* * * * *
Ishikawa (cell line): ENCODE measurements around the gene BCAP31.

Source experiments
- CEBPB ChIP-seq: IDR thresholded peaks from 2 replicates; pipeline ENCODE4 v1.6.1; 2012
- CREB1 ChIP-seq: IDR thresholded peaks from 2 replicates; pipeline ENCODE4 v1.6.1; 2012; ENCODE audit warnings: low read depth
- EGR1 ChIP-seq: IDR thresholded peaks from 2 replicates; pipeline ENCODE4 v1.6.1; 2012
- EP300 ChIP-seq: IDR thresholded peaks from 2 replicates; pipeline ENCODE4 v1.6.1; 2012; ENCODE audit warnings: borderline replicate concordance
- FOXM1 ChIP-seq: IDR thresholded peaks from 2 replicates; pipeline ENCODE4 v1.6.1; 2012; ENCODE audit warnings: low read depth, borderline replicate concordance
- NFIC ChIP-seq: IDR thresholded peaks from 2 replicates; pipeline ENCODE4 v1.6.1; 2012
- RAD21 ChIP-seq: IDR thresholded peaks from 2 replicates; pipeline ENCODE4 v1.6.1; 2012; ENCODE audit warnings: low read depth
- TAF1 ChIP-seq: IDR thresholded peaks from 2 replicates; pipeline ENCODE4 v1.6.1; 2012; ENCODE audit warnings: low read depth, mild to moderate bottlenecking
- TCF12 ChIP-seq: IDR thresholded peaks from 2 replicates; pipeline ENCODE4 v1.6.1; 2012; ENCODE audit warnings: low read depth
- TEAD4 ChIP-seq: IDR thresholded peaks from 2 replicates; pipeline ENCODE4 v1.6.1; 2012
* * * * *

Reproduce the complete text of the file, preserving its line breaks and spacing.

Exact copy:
Ishikawa (cell line): ENCODE measurements around the gene BCAP31.

Source experiments
- CEBPB ChIP-seq: IDR thresholded peaks from 2 replicates; pipeline ENCODE4 v1.6.1; 2012
- CREB1 ChIP-seq: IDR thresholded peaks from 2 replicates; pipeline ENCODE4 v1.6.1; 2012; ENCODE audit warnings: low read depth
- EGR1 ChIP-seq: IDR thresholded peaks from 2 replicates; pipeline ENCODE4 v1.6.1; 2012
- EP300 ChIP-seq: IDR thresholded peaks from 2 replicates; pipeline ENCODE4 v1.6.1; 2012; ENCODE audit warnings: borderline replicate concordance
- FOXM1 ChIP-seq: IDR thresholded peaks from 2 replicates; pipeline ENCODE4 v1.6.1; 2012; ENCODE audit warnings: low read depth, borderline replicate concordance
- NFIC ChIP-seq: IDR thresholded peaks from 2 replicates; pipeline ENCODE4 v1.6.1; 2012
- RAD21 ChIP-seq: IDR thresholded peaks from 2 replicates; pipeline ENCODE4 v1.6.1; 2012; ENCODE audit warnings: low read depth
- TAF1 ChIP-seq: IDR thresholded peaks from 2 replicates; pipeline ENCODE4 v1.6.1; 2012; ENCODE audit warnings: low read depth, mild to moderate bottlenecking
- TCF12 ChIP-seq: IDR thresholded peaks from 2 replicates; pipeline ENCODE4 v1.6.1; 2012; ENCODE audit warnings: low read depth
- TEAD4 ChIP-seq: IDR thresholded peaks from 2 replicates; pipeline ENCODE4 v1.6.1; 2012